The House voted yesterday to end the era of the giant nuclear-powered aircraft carrier.

By a vote of 252 to 161, the House decided to go along with President Carter rather than Adm. Hyman G. Rickover, outspoken advocate of a nuclear-powered Navy, and cut money for the nuclear carriers from the fiscal 1977 defense budget.

If yesterday's decision survives what are expected to be less severe challenges in future House and Senate voting, the U.S. Navy will make a highly significant change in course.

Instead of continuing to build Nimitz-class nuclear carriers at $2 billion or more a copy, the Navy would switich to smaller and cheaper carriers with planes that could take off and land without using today's catapults and arresting gear.

"We are embarking on the V/STOL era," said Chairman George H. Mahon (D-Tex.) of the House Appropriations Committee in applauding the switch from giant to medium-size aircraft carriers. V/STOL is a designation for vertical and short takeoff and landing aircraft.

Rep. Bill Chappell (D-Fla.), in arguing that it is too early to abandon the Nimitz class in favor of a paper concept, urged his House colleagues to vote for his amendment requiring the Carter administration to spend the full $350 million appropriated last year for a fourth Nimitz carrier.

The $350 million was contained in the fiscal 1977 Pentagon budget. In reviewing that budget, Carter decided $268.4 million of the $350 million should be used to buy spare parts for Nimitz-class carriers already at sea or under construction rather than start a new ship. The remaining $81.6 million woud be saved.

The vote on the Chappell amendment was this year's first big test of House sentiment toward cutting the Pentagon budget.However, it was not a pure test of Carter's strength in this regard since former President Ford had reversed his earlier position on building anothere Nimitz carrier and recommended against it in submitting his final budget to Congress in January.

Mahon, Rep. Joseph P. Addabbo (D-N.Y.) and Rep. Jack Edwards (R-Ala.) took the lead in the House debate in urging a switch away from the giant nuclear carriers championed by Rickover and his allies.

Mahon argued that the only way to make sure the Navy has enough warships to cover the world's oceans and to survive a war fought with advanced weapons was to build a lot of ships.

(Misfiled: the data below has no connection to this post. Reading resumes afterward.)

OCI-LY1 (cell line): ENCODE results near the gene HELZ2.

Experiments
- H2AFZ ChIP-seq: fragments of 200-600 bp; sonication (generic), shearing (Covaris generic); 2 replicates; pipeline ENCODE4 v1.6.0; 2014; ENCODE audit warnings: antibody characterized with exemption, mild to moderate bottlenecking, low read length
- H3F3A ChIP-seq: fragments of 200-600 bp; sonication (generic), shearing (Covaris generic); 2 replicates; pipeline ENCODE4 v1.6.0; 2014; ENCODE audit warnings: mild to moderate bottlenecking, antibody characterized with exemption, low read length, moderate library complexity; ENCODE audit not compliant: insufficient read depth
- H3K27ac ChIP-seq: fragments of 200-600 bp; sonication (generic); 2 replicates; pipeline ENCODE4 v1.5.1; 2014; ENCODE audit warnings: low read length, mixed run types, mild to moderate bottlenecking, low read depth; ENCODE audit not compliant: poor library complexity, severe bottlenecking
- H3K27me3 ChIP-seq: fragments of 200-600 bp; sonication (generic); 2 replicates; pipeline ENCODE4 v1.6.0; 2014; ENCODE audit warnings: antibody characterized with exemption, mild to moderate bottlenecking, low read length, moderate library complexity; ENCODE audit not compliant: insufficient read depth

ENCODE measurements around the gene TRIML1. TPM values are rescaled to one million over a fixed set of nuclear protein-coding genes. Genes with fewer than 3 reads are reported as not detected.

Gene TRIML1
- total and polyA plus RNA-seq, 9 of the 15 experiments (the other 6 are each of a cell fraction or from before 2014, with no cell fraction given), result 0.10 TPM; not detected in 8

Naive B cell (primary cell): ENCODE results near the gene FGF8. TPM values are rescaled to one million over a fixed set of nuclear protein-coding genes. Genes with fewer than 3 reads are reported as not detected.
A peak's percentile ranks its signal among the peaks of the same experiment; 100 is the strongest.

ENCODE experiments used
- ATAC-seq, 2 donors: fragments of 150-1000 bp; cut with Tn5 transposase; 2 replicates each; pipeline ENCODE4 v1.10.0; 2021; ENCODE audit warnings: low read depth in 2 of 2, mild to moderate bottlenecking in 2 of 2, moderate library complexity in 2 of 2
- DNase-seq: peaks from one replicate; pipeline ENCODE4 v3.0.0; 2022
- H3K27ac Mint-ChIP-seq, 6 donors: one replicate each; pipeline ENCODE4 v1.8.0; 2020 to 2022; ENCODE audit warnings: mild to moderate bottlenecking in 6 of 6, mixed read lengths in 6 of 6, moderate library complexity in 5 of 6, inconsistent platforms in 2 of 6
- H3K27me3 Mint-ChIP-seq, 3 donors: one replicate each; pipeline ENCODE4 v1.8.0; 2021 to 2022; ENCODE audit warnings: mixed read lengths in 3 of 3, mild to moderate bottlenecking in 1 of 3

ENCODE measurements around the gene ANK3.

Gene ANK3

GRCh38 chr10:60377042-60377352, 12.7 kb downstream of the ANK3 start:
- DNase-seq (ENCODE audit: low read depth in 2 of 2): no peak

Soviet anti-ship cruise missiles, Mahon argued, make the 91,400-ton Nimitz vulnerable along with smaller ships. He said two smaller, non-nuclear carriers could be built for the price of another Nimitz, which he predicted would cost well over $2 billion.

Carter "is moving away" from the Nimitz admirals, said Mahon," as we moved away from the battleship admirals." Mahon said that civilian lawmakers should not "kow-tow" to the Nimitz admirals.

"Let's get rid of these big sitting ducks that are so vulnerable to Russlan weapons," urged Addabbo in discussing future Navy shipbuilding. He said the nuclear-powered aircraft carriers already at sea or under construction will last far into the future.

"We plan a slow evolution from large, nuclear-powered carriers to smaller but still quite large conventionally powered carriers," Addabbo said. The Carter administration plans to build two non-nuclear carriers of between 50,000 and 60,000 tons instead of a fourth Nimitz-class carrier. The medium-sized carriers would handle today's fighter bombers and the new generation of V/STOL aircraft the Navy intends to develop.

In supporting a fourth Nimitz carrier, Chappell said each medium carrier and its fuel would end up costing almost as much as the Nimitz and therefore would be a poor investment.

Rep. Robert W. Daniel Jr. (R-Va.) complained that the suggested alternative to the Nimitz "is a paper ship with paper aircraft" which would buy "half the capabilities for the same amount of money."

Rep. Samuel S. Stratton (D-N.Y.), one of several lawmakers who quoted Rickover's views in urging continuance of the Nimitz class, said that the admiral had made a telling point in asserting that "if cost is the only consideration, why don't we go back to sail?